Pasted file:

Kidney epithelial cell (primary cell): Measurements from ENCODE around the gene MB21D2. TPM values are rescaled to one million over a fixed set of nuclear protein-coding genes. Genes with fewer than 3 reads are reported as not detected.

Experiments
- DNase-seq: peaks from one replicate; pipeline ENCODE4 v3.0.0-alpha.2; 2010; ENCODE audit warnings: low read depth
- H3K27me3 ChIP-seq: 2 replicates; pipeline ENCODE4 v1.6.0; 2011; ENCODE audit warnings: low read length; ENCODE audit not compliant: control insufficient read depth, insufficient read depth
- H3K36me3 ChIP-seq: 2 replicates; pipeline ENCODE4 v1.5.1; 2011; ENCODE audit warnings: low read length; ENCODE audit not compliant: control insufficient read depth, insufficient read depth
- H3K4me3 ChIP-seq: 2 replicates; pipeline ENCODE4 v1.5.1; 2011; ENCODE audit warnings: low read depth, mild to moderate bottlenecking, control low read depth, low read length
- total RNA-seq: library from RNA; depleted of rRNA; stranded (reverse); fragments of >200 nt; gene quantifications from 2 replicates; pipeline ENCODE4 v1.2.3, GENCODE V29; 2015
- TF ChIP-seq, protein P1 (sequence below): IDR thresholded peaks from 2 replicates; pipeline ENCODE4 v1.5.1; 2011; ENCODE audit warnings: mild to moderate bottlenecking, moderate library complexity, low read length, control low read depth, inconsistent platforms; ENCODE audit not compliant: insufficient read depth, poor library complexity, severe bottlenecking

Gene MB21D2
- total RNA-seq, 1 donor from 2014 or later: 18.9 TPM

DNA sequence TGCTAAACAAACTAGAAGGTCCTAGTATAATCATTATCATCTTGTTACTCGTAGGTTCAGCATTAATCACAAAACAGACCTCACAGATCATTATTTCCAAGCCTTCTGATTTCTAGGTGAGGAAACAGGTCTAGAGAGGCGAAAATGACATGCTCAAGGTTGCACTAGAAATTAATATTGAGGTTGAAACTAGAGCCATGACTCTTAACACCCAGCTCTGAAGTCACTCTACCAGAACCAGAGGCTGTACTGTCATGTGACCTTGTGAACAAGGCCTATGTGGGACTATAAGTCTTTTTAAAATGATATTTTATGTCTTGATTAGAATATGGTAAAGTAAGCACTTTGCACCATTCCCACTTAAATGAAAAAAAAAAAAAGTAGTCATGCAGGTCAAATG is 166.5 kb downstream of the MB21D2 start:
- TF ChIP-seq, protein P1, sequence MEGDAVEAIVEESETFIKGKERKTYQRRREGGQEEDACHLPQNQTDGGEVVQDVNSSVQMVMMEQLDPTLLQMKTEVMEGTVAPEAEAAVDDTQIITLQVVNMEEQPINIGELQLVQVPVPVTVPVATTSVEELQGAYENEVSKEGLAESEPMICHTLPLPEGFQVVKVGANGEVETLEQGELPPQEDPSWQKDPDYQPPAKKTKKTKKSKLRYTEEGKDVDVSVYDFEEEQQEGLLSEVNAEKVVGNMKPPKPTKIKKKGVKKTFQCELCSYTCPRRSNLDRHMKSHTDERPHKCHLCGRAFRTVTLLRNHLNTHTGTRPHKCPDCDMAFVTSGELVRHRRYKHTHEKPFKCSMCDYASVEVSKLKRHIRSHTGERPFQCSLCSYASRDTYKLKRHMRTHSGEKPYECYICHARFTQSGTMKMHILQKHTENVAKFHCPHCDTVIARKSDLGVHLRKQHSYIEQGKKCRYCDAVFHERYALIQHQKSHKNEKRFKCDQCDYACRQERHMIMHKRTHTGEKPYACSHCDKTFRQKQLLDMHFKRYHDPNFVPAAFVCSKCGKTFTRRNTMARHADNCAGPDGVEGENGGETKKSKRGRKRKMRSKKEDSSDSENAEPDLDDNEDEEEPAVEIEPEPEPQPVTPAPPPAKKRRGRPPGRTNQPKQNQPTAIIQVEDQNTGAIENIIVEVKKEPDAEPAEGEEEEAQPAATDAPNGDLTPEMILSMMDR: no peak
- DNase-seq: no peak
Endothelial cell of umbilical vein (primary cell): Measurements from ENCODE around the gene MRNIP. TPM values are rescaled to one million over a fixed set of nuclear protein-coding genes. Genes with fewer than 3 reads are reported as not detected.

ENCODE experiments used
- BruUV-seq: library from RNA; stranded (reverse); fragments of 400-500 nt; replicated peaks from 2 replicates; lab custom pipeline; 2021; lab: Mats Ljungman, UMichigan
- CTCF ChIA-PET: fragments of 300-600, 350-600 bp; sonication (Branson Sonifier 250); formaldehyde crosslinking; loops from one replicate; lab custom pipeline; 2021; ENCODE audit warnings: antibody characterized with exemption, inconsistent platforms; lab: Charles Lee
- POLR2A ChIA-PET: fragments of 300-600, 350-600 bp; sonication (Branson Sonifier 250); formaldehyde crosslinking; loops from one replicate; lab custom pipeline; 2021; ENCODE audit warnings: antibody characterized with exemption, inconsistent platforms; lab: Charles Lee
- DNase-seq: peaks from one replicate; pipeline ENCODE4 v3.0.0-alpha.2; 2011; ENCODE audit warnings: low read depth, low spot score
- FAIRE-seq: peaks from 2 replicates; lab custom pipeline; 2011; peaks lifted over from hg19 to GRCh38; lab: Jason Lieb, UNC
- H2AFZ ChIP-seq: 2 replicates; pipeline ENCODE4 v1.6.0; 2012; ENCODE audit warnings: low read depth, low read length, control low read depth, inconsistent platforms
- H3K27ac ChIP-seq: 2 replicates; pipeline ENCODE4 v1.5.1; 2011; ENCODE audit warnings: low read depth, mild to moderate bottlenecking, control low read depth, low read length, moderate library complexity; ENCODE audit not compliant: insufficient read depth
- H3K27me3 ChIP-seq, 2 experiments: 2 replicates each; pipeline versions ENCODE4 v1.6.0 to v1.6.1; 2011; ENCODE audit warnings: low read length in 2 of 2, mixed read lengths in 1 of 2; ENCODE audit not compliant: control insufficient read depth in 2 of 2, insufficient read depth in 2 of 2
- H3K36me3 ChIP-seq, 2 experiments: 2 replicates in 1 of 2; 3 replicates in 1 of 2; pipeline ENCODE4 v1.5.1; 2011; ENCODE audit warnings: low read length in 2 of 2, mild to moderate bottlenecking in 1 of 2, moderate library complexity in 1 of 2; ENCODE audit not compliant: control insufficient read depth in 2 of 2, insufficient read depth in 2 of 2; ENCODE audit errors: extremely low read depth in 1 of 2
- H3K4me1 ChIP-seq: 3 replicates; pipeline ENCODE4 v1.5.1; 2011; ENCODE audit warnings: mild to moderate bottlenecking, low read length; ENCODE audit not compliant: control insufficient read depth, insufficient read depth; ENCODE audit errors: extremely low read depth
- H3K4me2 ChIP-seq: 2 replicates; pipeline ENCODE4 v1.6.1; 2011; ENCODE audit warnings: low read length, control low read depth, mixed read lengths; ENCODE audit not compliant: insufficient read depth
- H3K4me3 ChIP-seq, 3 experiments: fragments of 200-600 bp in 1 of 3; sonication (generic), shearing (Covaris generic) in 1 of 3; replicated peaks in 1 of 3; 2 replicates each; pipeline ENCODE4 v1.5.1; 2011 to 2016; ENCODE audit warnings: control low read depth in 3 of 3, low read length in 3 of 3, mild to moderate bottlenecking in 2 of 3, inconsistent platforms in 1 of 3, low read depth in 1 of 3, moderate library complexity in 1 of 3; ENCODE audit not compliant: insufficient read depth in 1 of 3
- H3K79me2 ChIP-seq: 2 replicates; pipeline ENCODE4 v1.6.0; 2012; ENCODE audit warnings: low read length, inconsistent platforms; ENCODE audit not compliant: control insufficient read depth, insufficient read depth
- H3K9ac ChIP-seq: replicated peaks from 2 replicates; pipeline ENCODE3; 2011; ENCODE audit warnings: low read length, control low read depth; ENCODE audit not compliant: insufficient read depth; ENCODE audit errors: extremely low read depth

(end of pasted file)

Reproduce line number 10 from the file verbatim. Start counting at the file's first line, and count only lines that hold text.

- total RNA-seq, 1 donor from 2014 or later: 18.9 TPM